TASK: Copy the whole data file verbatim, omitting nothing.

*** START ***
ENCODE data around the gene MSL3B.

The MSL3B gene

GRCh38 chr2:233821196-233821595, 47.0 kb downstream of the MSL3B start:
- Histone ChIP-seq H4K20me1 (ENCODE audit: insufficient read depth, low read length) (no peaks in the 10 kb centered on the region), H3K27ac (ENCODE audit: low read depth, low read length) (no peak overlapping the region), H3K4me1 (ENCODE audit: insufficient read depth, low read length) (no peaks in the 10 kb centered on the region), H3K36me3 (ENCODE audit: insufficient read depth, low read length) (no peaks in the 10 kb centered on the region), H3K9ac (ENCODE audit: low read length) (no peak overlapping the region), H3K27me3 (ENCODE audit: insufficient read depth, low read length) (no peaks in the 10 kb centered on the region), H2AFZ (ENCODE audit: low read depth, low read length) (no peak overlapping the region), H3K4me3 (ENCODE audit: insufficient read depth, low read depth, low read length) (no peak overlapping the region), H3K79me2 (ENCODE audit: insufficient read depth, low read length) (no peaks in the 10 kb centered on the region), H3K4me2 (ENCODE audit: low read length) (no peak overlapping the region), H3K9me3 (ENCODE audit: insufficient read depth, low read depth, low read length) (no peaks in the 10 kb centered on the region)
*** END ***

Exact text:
ENCODE data around the gene MSL3B.

The MSL3B gene

GRCh38 chr2:233821196-233821595, 47.0 kb downstream of the MSL3B start:
- Histone ChIP-seq H4K20me1 (ENCODE audit: insufficient read depth, low read length) (no peaks in the 10 kb centered on the region), H3K27ac (ENCODE audit: low read depth, low read length) (no peak overlapping the region), H3K4me1 (ENCODE audit: insufficient read depth, low read length) (no peaks in the 10 kb centered on the region), H3K36me3 (ENCODE audit: insufficient read depth, low read length) (no peaks in the 10 kb centered on the region), H3K9ac (ENCODE audit: low read length) (no peak overlapping the region), H3K27me3 (ENCODE audit: insufficient read depth, low read length) (no peaks in the 10 kb centered on the region), H2AFZ (ENCODE audit: low read depth, low read length) (no peak overlapping the region), H3K4me3 (ENCODE audit: insufficient read depth, low read depth, low read length) (no peak overlapping the region), H3K79me2 (ENCODE audit: insufficient read depth, low read length) (no peaks in the 10 kb centered on the region), H3K4me2 (ENCODE audit: low read length) (no peak overlapping the region), H3K9me3 (ENCODE audit: insufficient read depth, low read depth, low read length) (no peaks in the 10 kb centered on the region)